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Killer whales spotted off Cornwall coast for first time in over 50 years

Killer whales have been spotted off the Cornish coast in the most southerly sighting in more than 50 years.

Experts believe the sighting of the pair, named John Coe and Aquarius, is the instance of the UK’s only resident population of killer whales travelling this far south.

They were spotted at the beginning of May by members of Cornwall Wildlife Trust off the west coast, near the Minack Theatre.

Nine days later on the May 14 the pair were seen back in the Hebrides by Anthony Rigell from Waternish Point, Isle of Skye around 550 miles north of Porthgwarra.

Then on May 17 they were spotted off Lochboisdale, South Uist from the Hebridean Whale and Dolphin Trust’s research vessel Silurian.

The Sea Watch Foundation, Hebridean Whale and Dolphin Trust and the Irish Whale and Dolphin Group have confirmed that this is the first sighting of this famous pair of killer whales off England.

It is also the most southerly point they have ever been recorded in the five decades that movements of this small and unique group of killer whales have been tracked by the charities.

The pair were identified by the shape and notches of their dorsal fins and patches of colouration near their eyes and on their backs.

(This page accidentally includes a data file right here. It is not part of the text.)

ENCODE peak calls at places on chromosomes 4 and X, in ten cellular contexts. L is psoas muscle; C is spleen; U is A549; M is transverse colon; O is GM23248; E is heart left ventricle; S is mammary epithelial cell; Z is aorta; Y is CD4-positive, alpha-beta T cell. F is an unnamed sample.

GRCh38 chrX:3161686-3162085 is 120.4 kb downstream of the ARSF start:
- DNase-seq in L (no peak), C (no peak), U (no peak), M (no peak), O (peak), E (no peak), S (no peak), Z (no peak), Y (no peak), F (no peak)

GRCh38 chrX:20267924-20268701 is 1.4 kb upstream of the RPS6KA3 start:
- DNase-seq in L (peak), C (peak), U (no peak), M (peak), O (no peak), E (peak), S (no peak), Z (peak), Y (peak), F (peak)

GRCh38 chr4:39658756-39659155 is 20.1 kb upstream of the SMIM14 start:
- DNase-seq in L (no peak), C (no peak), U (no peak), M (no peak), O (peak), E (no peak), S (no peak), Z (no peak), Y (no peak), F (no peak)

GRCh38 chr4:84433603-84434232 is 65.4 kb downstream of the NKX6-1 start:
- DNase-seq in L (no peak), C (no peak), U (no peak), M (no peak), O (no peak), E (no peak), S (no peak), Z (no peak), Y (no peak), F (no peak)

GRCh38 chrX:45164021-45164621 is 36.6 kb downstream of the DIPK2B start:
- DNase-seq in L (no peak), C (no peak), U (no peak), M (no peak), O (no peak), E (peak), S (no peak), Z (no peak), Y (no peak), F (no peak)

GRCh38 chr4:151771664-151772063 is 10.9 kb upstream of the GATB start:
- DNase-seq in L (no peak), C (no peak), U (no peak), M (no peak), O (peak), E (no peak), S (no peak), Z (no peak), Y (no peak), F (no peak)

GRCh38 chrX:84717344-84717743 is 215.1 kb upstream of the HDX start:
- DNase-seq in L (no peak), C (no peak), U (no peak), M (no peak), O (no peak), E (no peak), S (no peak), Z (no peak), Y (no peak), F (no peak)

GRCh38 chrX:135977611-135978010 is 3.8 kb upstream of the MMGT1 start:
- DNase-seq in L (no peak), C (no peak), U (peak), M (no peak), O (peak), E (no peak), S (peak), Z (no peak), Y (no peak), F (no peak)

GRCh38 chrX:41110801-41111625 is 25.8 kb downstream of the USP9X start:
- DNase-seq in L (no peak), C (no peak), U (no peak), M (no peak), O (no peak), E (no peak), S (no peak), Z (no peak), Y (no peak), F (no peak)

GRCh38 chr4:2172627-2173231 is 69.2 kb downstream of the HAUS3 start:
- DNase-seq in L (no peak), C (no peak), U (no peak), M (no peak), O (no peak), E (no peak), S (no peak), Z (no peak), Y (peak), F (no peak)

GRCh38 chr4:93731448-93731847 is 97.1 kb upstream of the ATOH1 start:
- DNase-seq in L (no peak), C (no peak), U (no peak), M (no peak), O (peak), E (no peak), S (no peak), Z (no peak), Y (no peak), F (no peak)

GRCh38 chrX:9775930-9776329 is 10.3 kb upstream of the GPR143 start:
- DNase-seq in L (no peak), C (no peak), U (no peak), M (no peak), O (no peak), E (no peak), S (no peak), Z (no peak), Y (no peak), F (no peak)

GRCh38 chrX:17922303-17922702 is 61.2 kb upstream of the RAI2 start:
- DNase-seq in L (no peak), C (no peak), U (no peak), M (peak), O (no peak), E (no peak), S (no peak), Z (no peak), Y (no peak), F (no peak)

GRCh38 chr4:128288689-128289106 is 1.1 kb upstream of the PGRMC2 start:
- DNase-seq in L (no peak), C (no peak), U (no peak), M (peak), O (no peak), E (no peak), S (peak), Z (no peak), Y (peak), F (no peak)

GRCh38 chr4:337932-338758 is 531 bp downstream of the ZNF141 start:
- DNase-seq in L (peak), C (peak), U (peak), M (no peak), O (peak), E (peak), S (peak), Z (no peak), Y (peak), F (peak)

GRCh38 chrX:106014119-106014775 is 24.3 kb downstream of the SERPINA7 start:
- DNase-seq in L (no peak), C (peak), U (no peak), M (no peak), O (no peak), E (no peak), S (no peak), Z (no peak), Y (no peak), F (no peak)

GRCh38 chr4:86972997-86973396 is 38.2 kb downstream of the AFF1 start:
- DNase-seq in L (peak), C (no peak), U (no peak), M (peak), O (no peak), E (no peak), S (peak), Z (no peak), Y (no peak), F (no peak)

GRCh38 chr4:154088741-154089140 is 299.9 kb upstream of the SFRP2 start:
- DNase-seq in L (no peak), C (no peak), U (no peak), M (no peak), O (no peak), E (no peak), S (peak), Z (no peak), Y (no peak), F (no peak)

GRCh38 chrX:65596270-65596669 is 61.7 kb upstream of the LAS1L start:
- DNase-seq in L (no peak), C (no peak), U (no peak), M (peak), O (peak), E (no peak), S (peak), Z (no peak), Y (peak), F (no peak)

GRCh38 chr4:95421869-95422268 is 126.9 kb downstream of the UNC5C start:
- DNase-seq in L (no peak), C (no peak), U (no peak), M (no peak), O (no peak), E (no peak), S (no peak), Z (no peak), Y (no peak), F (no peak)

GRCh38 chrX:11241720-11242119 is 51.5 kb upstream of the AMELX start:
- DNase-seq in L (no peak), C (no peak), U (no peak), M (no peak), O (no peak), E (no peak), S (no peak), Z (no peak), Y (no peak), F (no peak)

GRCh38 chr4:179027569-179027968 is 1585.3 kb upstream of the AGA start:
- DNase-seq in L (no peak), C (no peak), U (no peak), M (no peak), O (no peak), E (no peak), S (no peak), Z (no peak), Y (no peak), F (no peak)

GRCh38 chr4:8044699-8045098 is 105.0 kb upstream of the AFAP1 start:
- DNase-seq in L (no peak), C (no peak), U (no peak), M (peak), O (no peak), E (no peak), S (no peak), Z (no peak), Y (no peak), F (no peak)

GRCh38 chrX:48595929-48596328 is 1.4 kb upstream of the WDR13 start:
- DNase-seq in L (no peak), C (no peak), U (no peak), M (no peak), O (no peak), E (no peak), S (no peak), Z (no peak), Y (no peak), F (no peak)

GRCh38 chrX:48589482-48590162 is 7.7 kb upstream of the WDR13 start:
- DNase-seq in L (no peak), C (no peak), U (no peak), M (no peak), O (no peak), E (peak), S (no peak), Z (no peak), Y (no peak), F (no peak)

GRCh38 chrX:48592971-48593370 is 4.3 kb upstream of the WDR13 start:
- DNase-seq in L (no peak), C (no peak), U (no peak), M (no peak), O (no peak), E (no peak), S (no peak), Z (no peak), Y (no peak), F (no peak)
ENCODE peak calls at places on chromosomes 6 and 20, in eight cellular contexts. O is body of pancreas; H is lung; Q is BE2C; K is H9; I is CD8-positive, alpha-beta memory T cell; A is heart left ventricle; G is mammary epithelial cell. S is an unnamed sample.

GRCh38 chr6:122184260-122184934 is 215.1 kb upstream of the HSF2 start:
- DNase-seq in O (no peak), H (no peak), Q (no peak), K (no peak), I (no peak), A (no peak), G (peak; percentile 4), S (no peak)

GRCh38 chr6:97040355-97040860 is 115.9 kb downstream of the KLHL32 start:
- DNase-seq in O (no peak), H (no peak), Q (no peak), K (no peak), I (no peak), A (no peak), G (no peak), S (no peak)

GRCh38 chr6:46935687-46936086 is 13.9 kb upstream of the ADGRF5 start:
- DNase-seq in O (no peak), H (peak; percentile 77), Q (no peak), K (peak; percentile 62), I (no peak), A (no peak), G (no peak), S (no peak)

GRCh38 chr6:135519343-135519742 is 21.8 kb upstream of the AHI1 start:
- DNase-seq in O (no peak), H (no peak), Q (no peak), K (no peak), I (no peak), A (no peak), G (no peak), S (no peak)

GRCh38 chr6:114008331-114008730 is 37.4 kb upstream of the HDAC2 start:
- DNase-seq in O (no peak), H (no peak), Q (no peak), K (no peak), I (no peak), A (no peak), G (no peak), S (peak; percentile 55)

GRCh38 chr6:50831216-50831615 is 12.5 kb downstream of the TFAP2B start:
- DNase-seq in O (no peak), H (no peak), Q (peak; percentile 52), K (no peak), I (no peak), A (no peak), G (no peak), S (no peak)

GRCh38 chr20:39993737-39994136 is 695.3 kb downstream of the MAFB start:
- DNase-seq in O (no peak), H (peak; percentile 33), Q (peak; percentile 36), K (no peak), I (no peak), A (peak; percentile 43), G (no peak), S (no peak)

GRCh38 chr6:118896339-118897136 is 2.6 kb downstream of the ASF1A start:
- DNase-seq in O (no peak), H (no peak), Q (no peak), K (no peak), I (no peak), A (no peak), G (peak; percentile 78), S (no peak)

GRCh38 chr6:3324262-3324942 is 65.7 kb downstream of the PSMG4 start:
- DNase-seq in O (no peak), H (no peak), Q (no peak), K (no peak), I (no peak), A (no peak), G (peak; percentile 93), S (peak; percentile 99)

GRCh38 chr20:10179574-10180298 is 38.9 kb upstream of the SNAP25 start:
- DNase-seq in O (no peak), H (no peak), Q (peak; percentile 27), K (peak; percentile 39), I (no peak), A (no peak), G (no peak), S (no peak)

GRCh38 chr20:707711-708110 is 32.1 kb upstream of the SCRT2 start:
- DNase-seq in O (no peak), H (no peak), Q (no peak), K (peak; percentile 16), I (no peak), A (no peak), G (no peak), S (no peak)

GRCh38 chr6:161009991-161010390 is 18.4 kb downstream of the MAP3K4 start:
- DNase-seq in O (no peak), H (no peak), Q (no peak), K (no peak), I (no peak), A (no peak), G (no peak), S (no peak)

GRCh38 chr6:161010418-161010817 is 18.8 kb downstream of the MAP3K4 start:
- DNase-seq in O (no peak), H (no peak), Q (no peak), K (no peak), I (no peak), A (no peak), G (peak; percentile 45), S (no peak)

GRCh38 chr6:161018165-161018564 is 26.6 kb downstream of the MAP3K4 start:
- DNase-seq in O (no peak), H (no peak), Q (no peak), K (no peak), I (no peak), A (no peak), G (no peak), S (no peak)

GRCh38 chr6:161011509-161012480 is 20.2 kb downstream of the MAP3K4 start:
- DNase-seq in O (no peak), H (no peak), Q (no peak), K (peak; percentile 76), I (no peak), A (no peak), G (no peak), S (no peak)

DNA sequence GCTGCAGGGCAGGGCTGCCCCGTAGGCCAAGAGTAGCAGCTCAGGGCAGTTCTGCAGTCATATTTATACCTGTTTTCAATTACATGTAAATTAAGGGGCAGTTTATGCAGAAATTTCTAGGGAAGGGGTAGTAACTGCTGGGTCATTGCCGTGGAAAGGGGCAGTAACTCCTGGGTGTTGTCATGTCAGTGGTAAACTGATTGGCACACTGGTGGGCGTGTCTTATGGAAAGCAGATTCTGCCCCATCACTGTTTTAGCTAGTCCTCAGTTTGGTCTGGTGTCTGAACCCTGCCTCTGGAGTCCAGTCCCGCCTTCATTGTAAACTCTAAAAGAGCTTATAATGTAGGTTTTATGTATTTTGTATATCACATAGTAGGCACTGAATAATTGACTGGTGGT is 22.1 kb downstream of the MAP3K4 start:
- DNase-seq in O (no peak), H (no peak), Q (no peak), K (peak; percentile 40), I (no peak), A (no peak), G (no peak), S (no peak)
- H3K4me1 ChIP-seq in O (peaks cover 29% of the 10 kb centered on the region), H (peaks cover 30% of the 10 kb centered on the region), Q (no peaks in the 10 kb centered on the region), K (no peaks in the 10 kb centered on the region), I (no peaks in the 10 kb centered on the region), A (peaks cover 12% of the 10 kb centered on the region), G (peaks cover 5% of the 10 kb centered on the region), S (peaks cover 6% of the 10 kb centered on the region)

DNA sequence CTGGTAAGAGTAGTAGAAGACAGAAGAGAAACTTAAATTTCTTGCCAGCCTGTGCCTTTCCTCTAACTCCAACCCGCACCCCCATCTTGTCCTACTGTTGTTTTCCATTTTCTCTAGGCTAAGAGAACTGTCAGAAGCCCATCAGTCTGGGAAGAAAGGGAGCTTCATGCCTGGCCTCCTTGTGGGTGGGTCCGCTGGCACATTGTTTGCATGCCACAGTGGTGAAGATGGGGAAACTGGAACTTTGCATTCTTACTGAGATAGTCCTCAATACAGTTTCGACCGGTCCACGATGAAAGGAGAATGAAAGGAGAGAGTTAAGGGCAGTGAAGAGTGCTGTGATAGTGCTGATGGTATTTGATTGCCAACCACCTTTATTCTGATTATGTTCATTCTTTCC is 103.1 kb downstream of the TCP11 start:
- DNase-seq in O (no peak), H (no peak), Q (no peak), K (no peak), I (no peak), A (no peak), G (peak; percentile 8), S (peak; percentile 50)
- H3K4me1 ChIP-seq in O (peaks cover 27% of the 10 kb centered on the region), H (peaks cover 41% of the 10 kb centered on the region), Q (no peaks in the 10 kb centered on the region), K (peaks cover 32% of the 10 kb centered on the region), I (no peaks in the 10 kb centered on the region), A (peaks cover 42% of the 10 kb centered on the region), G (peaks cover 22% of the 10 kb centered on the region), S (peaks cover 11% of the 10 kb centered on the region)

Abby Crosby, a marine conservation officer at Cornwall Wildlife Trust, said: “Photographs validated the record and identified these rare and beautiful individuals as John Coe and Aquarius.

“This is the first official orca record in our databases with associated photos in over a decade, and further proof of the value of our coastal seas in supporting these magnificent creatures.”The North Sea is the more likely swimming ground of UK orca

The two killer whales form part of the West Coast Community, a specialised pod of eight individuals that can be distinguished from other groups of orcas by their unusual sloping eye patch and larger size.

Although they are regularly monitored, some have not been seen in recent years and there have been no calves observed since monitoring began in the 1990s.

According to the Hebridean Whale and Dolphin Trust, the pod faces the risk of extinction as a direct result of human activities.

This includes exposure to high levels of now-banned PCB chemicals, which have caused poor health and infertility within the pod.

Crosby added: “This pod, and the issues it faces with infertility and future extinction, should be a huge wake-up call to the public that we must protect these creatures better in our waters.”

Dr Lauren Hartny-Mills, Science and Conservation Manager at the Hebridean Whale and Dolphin Trust, monitors sightings of the group off the west coast of Scotland: “We are all absolutely thrilled that John Coe and Aquarius have been seen again.

“Will’s recent sighting off Cornwall really highlights how crucial public sightings data are in helping us monitor the movements of individual animal’s year after year.

“It shows how much we still have to learn about their movement and it is fascinating to be able to add another important piece to the puzzle.

“Most of what we know about animals like John Coe and Aquarius is thanks to dedicated members of the public who send in their sightings and photographs of whales and dolphins to citizen science sightings schemes run by regional charities like Whale Track by Hebridean Whale and Dolphin Trust.”